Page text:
“Because what’s putting people at risk for HIV is not so much the practices, because the practices are just manifestations of this deeper homophobia, this deeper sexism, this deeper racism, this deeper socioeconomic disparity. So when we talk about who I am in this organization, who this organization is, I think we’re about social justice. We’re about the fact that, yes, HIV and AIDS is, 20-some years ago, what we rose up to deal with, to fight against, to address, but what we were really addressing was that there are people who are experiencing such intense disparities that there is now a disease that seems to be targeting them. And how do we address all of the issues that are making them susceptible to this?
“This is why, three years ago, we started on this major change to the organization. We started realizing these conversations about condoms, about keeping each other safe, we needed to ramp them up. We needed to approach this in a very different way. Three years ago, we really started becoming a behavioral health center, really started talking about recovery, [about] undiagnosed or untreated mental illness.
“To be honest, when I came here, I was like ‘I’m the change agent. I’m here to shut this baby down.’ There are, what, 750 nonprofits in Charlottesville? We’re in the shadow of a world-class research institution. What the hell are we doing? How are we going to move the needle?
“And in six months, what I recognized is if we shut our doors, what this community loses is cultural competency. This community loses the door that opens. When you look at studies that say seven out of 10 gay men are not telling their primary care physician that they’re gay, how are they getting appropriate health care? …That’s when we started talking about how this is much more a behavioral health issue. How do we integrated access to care?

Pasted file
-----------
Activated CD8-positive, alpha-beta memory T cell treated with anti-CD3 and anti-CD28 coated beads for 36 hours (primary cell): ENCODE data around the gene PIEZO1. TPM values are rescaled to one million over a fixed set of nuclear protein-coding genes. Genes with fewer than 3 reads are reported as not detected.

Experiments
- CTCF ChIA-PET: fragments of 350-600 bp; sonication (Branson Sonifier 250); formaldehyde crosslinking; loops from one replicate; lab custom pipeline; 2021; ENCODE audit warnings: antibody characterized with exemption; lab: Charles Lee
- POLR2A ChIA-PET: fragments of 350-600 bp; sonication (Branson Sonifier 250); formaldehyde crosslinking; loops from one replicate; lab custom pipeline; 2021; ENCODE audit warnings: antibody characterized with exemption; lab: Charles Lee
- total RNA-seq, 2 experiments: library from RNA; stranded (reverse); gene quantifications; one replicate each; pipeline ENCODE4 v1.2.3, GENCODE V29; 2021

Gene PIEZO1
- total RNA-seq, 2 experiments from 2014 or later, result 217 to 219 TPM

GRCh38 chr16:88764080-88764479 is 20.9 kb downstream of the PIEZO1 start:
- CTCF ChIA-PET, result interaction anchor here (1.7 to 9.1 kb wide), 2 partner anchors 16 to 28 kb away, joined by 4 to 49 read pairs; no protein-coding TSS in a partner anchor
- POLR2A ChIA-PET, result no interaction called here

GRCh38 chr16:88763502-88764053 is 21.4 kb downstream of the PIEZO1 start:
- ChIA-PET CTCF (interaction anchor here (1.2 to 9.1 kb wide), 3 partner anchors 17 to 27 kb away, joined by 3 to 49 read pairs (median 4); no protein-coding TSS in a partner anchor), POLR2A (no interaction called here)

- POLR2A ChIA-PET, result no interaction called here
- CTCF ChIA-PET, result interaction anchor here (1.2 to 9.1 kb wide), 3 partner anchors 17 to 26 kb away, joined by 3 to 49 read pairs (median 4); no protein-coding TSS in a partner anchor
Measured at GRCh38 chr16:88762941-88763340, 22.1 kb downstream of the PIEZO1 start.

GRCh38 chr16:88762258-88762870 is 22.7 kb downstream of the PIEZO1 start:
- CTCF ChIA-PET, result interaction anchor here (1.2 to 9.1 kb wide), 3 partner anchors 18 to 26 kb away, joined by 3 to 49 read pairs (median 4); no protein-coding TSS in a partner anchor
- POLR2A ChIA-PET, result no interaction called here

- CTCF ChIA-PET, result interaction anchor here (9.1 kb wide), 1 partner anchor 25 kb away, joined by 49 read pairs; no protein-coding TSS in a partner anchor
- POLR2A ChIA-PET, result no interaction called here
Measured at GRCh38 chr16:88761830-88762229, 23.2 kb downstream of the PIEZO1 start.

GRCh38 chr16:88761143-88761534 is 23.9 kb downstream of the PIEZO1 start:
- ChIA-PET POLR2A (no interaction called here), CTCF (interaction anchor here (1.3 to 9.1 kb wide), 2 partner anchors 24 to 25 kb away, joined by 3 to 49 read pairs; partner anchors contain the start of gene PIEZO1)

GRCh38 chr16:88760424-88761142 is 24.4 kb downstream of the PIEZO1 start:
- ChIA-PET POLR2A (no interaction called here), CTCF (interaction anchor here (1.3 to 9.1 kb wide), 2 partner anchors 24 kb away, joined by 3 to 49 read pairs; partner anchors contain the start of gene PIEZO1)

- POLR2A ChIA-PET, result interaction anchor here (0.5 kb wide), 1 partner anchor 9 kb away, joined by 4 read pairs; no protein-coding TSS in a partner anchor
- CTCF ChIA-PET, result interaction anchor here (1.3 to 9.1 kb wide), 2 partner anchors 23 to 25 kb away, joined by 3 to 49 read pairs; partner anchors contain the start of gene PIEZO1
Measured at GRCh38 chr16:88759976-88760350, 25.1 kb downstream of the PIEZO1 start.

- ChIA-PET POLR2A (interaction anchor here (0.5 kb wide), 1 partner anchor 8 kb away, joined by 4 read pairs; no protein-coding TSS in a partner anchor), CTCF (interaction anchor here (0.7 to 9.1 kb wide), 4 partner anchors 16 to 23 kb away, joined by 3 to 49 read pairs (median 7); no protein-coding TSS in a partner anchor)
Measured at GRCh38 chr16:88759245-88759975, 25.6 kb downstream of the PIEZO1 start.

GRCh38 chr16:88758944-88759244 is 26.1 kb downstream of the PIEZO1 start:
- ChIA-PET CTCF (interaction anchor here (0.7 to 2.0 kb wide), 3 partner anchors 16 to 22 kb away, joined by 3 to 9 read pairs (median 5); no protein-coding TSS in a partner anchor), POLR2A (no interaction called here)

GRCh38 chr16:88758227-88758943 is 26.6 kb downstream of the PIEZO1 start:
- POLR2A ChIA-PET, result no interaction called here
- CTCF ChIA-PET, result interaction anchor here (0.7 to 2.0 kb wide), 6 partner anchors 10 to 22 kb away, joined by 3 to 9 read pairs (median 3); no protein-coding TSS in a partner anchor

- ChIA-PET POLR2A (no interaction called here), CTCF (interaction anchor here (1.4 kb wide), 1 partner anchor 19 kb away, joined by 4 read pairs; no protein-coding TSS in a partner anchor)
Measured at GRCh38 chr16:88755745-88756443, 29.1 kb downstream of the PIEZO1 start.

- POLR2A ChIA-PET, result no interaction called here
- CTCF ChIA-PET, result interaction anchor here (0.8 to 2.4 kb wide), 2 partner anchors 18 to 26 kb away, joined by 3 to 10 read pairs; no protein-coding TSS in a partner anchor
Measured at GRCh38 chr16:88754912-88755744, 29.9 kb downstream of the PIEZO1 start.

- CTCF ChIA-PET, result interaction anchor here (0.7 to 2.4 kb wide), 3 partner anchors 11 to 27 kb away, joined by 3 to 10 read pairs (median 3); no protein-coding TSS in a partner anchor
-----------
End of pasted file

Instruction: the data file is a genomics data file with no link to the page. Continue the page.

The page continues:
“It might not be people dying in bed unwashed and unfed because people are afraid of their HIV. But now it’s transgendered individuals. Now it’s African-American women who have never felt like they had the right to appropriate care. So that’s who we are as an organization. And that’s why I came here. Because the world is not a 3.5-acre campus and a $13 million organization. The world is a lot rougher than that. And when you hear stories about, ‘Yeah, I’m living in a trailer in Nelson County and the snakes are coming up through the floor, and I live with my dad and me and my daughter have to eat off paper plates cause I got the AIDS’—really? Those are stories from 1986…And as much as it can make you angry, it’s also really motivating, because it is a justice issue.